The Key to Beating Fusarium Head Blight

CANADA - A plant geneticist with the University of Manitoba says it'll take a combination of genetic traits to develop wheat varieties that are fully resistant to fusarium head blight, writes Bruce Cochrane.
calendar icon 10 September 2008
clock icon 3 minute read

Reports from Manitoba Agriculture indicate moist conditions at flowering created perfect conditions for disease development resulting in widespread fusarium head blight infection in Manitoba's hard red spring wheat crops.

University of Manitoba plant geneticist Dr. Anita Brûlé-Babel says the long term goal is to incorporate genetic resistance to this pathogen.

Dr. Anita Brûlé-Babel-University of Manitoba

The challenge to this has been that even the sources of genetic resistance that we have individually are not 100 percent and so the challenge is to really try and put combinations of resistance together to have a better package.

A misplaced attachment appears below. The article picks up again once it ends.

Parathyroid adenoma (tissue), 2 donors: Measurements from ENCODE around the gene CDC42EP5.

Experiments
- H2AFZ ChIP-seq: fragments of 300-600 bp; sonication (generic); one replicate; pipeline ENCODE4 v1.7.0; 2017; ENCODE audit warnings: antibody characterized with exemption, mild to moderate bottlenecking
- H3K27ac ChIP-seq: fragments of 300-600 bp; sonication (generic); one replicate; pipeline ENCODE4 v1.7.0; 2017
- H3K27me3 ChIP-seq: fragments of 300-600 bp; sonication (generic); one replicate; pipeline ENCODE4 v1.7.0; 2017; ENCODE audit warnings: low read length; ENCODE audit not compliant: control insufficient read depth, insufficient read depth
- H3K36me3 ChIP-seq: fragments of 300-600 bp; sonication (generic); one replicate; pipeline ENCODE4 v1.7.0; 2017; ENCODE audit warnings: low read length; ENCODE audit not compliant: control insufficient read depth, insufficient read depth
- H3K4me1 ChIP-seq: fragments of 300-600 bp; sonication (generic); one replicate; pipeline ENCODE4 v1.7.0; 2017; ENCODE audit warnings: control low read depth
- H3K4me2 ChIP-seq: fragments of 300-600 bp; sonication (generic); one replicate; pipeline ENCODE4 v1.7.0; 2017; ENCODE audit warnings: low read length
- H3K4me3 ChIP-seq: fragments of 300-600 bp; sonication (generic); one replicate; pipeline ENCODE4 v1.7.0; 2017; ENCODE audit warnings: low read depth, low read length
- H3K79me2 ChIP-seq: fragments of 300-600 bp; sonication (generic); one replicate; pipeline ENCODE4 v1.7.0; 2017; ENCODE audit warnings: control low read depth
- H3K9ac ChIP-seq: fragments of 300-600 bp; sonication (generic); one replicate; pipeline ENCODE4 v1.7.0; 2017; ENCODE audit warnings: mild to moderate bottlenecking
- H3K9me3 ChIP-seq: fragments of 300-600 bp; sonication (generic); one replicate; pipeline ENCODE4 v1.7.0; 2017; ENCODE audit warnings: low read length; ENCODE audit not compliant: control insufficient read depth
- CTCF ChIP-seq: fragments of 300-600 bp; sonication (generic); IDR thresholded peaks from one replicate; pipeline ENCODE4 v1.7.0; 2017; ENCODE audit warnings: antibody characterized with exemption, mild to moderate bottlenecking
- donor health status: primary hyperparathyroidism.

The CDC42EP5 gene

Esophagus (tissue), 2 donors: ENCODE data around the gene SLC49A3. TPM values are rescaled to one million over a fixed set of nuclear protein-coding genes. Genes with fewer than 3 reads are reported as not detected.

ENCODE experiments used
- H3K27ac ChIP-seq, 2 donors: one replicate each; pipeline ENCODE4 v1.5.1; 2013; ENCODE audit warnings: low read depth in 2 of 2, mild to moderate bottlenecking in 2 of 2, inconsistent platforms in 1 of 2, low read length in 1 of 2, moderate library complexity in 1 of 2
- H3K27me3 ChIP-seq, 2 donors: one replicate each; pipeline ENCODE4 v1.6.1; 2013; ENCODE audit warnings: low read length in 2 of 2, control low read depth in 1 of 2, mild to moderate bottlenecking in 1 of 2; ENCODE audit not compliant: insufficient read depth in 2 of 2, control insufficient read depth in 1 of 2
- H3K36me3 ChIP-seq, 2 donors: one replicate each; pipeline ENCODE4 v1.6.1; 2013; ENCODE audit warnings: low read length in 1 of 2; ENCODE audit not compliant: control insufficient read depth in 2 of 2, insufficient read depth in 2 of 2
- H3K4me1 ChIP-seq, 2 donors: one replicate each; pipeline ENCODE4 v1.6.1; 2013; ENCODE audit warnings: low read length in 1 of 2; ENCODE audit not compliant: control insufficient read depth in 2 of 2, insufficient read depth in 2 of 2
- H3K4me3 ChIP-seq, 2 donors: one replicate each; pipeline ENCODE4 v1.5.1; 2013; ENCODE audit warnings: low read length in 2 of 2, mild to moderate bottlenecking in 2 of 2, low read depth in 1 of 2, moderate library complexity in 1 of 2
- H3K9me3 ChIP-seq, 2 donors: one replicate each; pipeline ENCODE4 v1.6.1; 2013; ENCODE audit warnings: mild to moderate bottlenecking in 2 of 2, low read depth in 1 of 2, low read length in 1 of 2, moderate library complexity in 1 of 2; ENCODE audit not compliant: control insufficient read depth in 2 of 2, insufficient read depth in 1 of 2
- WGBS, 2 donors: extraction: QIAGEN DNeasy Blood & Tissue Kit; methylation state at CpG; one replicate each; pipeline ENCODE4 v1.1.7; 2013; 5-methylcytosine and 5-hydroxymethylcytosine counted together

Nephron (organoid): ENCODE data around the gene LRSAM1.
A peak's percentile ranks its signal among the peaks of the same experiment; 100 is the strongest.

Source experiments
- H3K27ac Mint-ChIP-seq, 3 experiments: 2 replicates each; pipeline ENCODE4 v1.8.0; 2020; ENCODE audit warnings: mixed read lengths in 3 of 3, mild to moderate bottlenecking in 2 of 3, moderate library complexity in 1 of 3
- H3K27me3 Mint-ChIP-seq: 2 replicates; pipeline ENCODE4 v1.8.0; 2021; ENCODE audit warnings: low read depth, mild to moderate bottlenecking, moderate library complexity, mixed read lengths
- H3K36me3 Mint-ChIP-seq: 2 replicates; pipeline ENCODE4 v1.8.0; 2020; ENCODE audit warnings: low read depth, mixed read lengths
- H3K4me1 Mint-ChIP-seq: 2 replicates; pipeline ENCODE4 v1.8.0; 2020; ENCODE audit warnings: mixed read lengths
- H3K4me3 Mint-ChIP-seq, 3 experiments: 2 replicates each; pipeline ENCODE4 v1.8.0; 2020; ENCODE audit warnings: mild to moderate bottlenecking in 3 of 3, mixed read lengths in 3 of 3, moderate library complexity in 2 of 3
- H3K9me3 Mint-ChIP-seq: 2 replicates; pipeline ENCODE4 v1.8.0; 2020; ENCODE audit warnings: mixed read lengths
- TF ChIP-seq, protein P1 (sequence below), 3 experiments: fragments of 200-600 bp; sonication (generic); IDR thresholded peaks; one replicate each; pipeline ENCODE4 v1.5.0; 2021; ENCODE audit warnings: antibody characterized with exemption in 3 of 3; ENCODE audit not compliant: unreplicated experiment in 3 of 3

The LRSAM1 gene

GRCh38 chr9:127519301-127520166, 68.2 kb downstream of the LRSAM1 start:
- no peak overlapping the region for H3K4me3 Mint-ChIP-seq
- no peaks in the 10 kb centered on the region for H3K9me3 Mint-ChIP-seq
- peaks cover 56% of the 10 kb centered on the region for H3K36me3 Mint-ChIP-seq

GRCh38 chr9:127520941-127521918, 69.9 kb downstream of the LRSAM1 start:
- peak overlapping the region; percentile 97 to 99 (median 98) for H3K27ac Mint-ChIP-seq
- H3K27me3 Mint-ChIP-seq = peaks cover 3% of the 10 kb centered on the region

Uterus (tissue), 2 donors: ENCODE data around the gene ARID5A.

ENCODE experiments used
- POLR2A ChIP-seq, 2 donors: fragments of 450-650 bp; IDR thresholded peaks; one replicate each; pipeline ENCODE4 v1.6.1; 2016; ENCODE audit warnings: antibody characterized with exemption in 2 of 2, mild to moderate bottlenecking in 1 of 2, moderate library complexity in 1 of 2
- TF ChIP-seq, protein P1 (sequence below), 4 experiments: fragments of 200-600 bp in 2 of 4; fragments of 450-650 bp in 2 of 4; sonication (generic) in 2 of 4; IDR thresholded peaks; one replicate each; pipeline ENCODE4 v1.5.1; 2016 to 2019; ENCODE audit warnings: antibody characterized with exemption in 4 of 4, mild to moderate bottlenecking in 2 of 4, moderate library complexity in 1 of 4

After much much research by many many scientists we now have quite a number of well identified and fairly well characterized resistance genes in wheat germ plasm around the world.

The biggest challenge is to put them into our adapted wheats in combination, so multiple genes for resistance and combining more than one source of resistance and get those to express that resistance and also to re-establish the adaptation that we've already bred into our wheats.

That's a fairly big challenge.

We're now able to use molecular markers that are linked to these resistance genes to help us be more precise in our efforts but we still have a lot of challenges in terms of our screening technologies and our ability to truly identify good sources of resistance.

Dr. Brûlé-Babel says plant breeders are making progress and the proportion of materials with good levels of resistance now is much higher than five years ago.

However she notes we not only have fusarium to address, we also have to maintain the appropriate end use qualities and the right agronomic and disease resistance packages for the other diseases.

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